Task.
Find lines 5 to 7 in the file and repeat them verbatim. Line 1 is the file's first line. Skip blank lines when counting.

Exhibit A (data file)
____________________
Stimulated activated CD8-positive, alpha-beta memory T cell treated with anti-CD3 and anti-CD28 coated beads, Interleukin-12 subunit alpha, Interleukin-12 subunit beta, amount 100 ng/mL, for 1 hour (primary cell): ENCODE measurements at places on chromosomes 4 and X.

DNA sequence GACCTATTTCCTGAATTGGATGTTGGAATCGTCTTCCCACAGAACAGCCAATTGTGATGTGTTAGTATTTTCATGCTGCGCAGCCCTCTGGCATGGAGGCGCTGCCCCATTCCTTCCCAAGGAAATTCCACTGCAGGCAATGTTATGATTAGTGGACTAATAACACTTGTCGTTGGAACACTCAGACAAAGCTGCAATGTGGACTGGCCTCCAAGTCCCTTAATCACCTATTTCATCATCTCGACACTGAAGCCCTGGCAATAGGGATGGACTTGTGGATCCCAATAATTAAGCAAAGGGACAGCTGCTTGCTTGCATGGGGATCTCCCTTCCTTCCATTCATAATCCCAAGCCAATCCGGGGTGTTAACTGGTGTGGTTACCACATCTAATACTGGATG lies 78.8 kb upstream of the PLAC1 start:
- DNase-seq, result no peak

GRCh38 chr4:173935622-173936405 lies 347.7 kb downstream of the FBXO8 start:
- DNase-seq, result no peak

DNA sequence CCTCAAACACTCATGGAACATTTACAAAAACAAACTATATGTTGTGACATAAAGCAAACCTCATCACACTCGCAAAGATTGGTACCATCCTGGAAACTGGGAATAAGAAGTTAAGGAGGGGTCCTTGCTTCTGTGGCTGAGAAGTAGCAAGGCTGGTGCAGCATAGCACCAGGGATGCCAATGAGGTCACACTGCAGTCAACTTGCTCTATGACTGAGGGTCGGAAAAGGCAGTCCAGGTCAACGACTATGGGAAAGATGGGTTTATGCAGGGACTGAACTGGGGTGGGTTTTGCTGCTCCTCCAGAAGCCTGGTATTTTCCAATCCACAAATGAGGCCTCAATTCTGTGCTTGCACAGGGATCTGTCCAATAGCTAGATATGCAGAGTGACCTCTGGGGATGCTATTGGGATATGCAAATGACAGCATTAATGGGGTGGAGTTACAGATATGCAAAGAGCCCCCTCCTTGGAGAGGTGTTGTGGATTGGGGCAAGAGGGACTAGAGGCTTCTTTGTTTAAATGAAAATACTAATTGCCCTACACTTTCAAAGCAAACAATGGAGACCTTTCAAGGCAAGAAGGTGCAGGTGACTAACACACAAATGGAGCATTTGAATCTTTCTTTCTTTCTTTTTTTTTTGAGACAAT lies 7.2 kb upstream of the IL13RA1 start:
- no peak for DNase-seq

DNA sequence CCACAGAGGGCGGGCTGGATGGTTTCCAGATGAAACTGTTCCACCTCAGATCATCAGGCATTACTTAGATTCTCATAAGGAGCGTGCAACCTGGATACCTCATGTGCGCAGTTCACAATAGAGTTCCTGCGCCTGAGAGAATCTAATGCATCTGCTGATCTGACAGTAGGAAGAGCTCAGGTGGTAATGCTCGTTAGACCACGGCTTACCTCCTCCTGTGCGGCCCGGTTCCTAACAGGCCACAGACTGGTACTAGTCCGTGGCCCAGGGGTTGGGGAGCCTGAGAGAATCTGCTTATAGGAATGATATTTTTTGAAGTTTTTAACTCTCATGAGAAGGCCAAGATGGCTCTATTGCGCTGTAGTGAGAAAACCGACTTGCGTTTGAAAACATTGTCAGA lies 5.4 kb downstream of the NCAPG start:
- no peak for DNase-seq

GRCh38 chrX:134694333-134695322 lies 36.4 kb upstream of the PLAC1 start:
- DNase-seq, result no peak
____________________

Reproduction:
- DNase-seq, result no peak

DNA sequence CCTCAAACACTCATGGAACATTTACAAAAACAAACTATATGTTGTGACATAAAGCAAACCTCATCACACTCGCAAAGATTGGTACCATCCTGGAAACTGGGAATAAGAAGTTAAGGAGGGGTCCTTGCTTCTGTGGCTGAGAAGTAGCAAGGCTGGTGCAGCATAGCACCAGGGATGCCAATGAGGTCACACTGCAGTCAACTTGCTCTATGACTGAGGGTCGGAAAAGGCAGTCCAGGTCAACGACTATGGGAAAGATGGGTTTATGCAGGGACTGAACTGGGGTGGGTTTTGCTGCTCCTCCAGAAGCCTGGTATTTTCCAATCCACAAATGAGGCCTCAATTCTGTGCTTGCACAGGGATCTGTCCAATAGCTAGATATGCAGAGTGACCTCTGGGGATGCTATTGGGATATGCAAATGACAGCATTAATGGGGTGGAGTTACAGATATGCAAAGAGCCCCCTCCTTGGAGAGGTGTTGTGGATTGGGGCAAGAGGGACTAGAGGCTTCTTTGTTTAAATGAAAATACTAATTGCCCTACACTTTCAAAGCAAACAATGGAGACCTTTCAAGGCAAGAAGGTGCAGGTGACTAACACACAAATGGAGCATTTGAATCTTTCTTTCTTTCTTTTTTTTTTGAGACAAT lies 7.2 kb upstream of the IL13RA1 start:
- no peak for DNase-seq